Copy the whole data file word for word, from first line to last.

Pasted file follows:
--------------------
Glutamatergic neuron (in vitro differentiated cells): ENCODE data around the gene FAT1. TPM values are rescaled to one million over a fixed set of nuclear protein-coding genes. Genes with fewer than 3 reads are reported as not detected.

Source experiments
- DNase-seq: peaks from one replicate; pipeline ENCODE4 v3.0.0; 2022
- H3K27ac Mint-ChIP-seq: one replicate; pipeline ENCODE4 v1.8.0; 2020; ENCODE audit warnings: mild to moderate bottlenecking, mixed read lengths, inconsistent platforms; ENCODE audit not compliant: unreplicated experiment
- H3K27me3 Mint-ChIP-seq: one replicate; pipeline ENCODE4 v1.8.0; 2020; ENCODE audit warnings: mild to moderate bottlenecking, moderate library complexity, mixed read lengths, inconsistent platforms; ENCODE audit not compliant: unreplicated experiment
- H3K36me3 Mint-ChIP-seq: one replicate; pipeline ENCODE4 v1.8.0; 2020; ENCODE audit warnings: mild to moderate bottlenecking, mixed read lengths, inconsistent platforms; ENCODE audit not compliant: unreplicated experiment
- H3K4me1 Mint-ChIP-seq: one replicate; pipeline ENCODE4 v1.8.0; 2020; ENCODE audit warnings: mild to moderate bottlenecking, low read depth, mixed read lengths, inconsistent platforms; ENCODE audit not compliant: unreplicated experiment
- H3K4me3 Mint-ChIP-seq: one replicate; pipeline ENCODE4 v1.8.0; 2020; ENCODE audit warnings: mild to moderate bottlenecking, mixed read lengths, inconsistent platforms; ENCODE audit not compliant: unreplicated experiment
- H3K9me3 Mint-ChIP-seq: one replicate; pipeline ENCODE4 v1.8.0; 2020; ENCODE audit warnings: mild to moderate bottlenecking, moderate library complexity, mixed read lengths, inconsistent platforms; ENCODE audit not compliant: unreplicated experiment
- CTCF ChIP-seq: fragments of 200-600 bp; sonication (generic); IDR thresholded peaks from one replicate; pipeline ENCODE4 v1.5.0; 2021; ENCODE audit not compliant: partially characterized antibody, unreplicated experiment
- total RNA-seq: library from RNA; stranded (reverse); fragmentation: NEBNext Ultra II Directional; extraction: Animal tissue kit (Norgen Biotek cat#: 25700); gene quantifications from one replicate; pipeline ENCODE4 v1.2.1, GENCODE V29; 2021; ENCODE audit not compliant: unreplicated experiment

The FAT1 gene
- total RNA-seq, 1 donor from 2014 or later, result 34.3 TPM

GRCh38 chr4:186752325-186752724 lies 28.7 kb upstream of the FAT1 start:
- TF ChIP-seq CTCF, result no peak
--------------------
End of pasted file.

Glutamatergic neuron (in vitro differentiated cells): ENCODE data around the gene FAT1. TPM values are rescaled to one million over a fixed set of nuclear protein-coding genes. Genes with fewer than 3 reads are reported as not detected.

Source experiments
- DNase-seq: peaks from one replicate; pipeline ENCODE4 v3.0.0; 2022
- H3K27ac Mint-ChIP-seq: one replicate; pipeline ENCODE4 v1.8.0; 2020; ENCODE audit warnings: mild to moderate bottlenecking, mixed read lengths, inconsistent platforms; ENCODE audit not compliant: unreplicated experiment
- H3K27me3 Mint-ChIP-seq: one replicate; pipeline ENCODE4 v1.8.0; 2020; ENCODE audit warnings: mild to moderate bottlenecking, moderate library complexity, mixed read lengths, inconsistent platforms; ENCODE audit not compliant: unreplicated experiment
- H3K36me3 Mint-ChIP-seq: one replicate; pipeline ENCODE4 v1.8.0; 2020; ENCODE audit warnings: mild to moderate bottlenecking, mixed read lengths, inconsistent platforms; ENCODE audit not compliant: unreplicated experiment
- H3K4me1 Mint-ChIP-seq: one replicate; pipeline ENCODE4 v1.8.0; 2020; ENCODE audit warnings: mild to moderate bottlenecking, low read depth, mixed read lengths, inconsistent platforms; ENCODE audit not compliant: unreplicated experiment
- H3K4me3 Mint-ChIP-seq: one replicate; pipeline ENCODE4 v1.8.0; 2020; ENCODE audit warnings: mild to moderate bottlenecking, mixed read lengths, inconsistent platforms; ENCODE audit not compliant: unreplicated experiment
- H3K9me3 Mint-ChIP-seq: one replicate; pipeline ENCODE4 v1.8.0; 2020; ENCODE audit warnings: mild to moderate bottlenecking, moderate library complexity, mixed read lengths, inconsistent platforms; ENCODE audit not compliant: unreplicated experiment
- CTCF ChIP-seq: fragments of 200-600 bp; sonication (generic); IDR thresholded peaks from one replicate; pipeline ENCODE4 v1.5.0; 2021; ENCODE audit not compliant: partially characterized antibody, unreplicated experiment
- total RNA-seq: library from RNA; stranded (reverse); fragmentation: NEBNext Ultra II Directional; extraction: Animal tissue kit (Norgen Biotek cat#: 25700); gene quantifications from one replicate; pipeline ENCODE4 v1.2.1, GENCODE V29; 2021; ENCODE audit not compliant: unreplicated experiment

The FAT1 gene
- total RNA-seq, 1 donor from 2014 or later, result 34.3 TPM

GRCh38 chr4:186752325-186752724 lies 28.7 kb upstream of the FAT1 start:
- TF ChIP-seq CTCF, result no peak